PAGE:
Pilots sat back and watched a plane take off entirely on its own as Airbus gets one step closer to fully self-flying aircraft

An Airbus A350-1000 performs during the 2019 Paris Air Show. REUTERS/Pascal Rossignol/File Photo
  • An Airbus test aircraft successfully took off from Toulouse-Blagnac Airport in southern France autonomously without any pilot input.
  • The test was part of Airbus’ Autonomous Taxi, Take-Off, and Landing program that explores increasing autonomous technology in aircraft.
  • The success of the test may be the next step in creating fully self-flying aircraft, though Airbus has said pilots will always be “at the heart of the operations.”
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Airbus released photos on Wednesday of a flight test it conducted last month that may be the next step in making fully self-flying planes a reality.

The flight tests successfully sought to have one of its newest aircraft, the Airbus A350-1000 XWB, take off from Toulouse-Blagnac Airport in France completely on its own, aided by imagery from the aircraft’s camera.

Test pilots for the European manufacturer said that all they had to do was line the aircraft up and engage the autopilot, with the aircraft doing the rest, including making the necessary corrections to stay on the centerline and bringing the plane’s nose up when required.

Here’s how the automatic takeoff was performed and what it means for the future of aviation.

“It started to move and accelerate automatically maintaining the runway centre line, at the exact rotation speed as entered in the system,” said Airbus test pilot Yann Beaufils. “The nose of the aircraft began to lift up automatically to take the expected take-off pitch value and a few seconds later we were airborne.”


Photos released by Airbus show Beaufils’ hand hovering over the side stick as the aeroplane’s nose pointed towards the sky. He was not flying the aircraft, but merely an observer, though ready to take over if need be.

The plane’s cameras ensured the plane was heading in the right direction.

The A350 typically has three exterior cameras installed both for viewing by the pilots and passengers.


The cameras are usually located on the tail, belly, and near the forward landing gear of the aircraft, though some airlines opted against the feature.

Similar to self-driving cars, the cameras were fitted with technology to recognise the runway so that it could keep a straight path when departing.


Wind and other runway hazards such as foreign object debris, or FOD, can potentially knock the aircraft off of the runway’s centerline, which requires correction. Pilots must use the aircraft’s brakes or the rudder to keep the aircraft on the centerline or risk the aircraft going off the runway’s edge.

The test pilots reported that the aircraft automatically made those corrections without the need for pilot input, greatly reducing the workload during takeoff.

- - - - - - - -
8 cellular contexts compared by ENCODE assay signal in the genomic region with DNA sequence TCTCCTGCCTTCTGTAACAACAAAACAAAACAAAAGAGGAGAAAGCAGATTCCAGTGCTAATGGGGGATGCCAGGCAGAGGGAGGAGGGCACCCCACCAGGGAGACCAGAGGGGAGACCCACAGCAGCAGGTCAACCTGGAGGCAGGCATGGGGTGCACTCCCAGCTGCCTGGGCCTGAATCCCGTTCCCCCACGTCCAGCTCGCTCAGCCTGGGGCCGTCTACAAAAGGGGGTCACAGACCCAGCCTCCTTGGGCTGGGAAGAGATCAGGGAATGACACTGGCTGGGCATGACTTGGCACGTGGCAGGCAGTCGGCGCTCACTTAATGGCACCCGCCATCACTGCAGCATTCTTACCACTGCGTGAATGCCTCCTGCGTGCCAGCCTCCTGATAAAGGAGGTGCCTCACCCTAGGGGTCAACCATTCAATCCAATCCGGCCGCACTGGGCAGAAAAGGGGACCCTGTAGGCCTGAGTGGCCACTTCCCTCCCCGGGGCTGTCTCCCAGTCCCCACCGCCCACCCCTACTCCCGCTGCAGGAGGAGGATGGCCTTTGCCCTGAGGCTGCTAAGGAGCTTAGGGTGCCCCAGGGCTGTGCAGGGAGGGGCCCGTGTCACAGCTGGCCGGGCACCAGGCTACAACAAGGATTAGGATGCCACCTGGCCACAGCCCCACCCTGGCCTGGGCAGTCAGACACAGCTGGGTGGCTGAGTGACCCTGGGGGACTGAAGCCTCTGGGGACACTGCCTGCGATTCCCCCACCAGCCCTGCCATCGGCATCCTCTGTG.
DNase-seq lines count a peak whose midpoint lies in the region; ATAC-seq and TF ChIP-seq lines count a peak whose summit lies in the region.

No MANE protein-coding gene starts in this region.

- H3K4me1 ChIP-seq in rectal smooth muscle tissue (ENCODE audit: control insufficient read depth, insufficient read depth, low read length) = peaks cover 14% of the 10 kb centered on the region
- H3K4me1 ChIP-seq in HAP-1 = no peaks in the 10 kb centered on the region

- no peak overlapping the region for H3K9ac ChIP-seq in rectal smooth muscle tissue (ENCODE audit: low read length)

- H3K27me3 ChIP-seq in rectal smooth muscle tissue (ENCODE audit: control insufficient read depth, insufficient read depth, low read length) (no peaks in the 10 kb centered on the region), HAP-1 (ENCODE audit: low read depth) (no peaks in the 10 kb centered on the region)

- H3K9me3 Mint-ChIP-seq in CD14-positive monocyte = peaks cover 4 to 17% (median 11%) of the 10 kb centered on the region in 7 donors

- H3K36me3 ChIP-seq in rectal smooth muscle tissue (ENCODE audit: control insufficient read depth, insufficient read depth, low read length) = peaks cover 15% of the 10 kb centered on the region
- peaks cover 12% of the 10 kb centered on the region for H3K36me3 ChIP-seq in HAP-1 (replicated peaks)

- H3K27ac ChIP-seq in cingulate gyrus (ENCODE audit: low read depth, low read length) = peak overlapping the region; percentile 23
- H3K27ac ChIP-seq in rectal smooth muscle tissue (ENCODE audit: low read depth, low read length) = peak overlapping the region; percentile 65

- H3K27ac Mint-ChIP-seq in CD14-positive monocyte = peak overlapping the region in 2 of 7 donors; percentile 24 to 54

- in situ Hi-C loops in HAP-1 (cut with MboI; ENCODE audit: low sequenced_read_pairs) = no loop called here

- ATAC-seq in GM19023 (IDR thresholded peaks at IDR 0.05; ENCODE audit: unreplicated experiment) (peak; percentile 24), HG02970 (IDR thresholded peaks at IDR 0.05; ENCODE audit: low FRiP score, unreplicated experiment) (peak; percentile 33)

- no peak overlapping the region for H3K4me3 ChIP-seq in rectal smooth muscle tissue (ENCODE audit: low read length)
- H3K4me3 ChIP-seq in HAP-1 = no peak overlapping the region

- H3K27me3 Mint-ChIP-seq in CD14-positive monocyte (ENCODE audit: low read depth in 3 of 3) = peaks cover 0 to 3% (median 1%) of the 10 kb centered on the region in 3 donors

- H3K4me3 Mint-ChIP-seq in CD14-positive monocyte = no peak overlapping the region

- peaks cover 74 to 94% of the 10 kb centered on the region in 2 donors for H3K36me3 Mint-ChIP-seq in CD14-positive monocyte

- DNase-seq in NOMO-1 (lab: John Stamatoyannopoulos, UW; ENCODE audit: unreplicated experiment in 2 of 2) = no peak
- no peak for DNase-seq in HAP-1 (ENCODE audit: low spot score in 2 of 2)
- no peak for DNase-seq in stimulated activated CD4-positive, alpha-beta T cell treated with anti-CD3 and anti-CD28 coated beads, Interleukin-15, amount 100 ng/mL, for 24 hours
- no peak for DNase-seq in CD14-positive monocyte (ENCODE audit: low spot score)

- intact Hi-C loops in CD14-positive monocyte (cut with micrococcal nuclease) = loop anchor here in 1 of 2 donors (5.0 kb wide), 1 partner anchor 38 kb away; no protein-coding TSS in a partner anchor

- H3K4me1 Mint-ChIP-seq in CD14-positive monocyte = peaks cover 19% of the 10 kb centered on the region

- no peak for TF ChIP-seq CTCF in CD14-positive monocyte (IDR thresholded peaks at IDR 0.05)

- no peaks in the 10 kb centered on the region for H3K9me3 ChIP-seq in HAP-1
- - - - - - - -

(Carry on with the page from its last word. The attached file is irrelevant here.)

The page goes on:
All they had to do was make sure everything was operating normally during the eight takeoffs.

The success of the takeoff is part of Airbus’ Autonomous Taxi, Take-Off, and Landing project, which the manufacturer claims isn’t to rush in a new era of self-flying planes, but to “explore autonomous technologies alongside other innovations.”


By providing more autonomous functions for the aircraft, Airbus claims the pilots can focus more on flight management and decision-making instead of actually operating the aircraft.

Autonomous landings are nothing new with autoland being a feature on some of the world’s most prolific passenger planes and even private jets.


Private aircraft manufacturer Cirrus recently unveiled a system where its Cirrus Jet aircraft would automatically land at the nearest usable airport with only the push of a button, doing everything from identifying the nearest airport, choosing a runway, lining up, performing the approach, landing, and coming to a full stop.

Taxiing an aircraft, however, has historically been squarely a pilot-performed activity.


Though not as complex as taking an aircraft skyward, the taxi process is similar to driving as it includes traversing taxiways and ramp alleys, all while following the instructions of the air traffic control and avoiding other aircraft.

Now that Airbus has shown that the camera recognition technology can recognise the centerline of a runway, the next step would be recognising the centerline of a taxiway.


The key would be to identify which centerlines apply to which taxiway and collision avoidance with other aircraft, as well as navigating tight spaces such as a parking stand.

Takeoff has similarly always been a pilot-required phase of flight; however, the act has been made easier with the help of autothrottle systems.


The takeoff/go-around switch found on modern airliners help control throttle on takeoff, aiding the pilot focused on controlling the aircraft’s flight path and altitude.

Though Airbus said “pilots will remain at the heart of the operations,” the successful test of the new technology just eliminated another obstacle on the road to autonomous self-flying aircraft.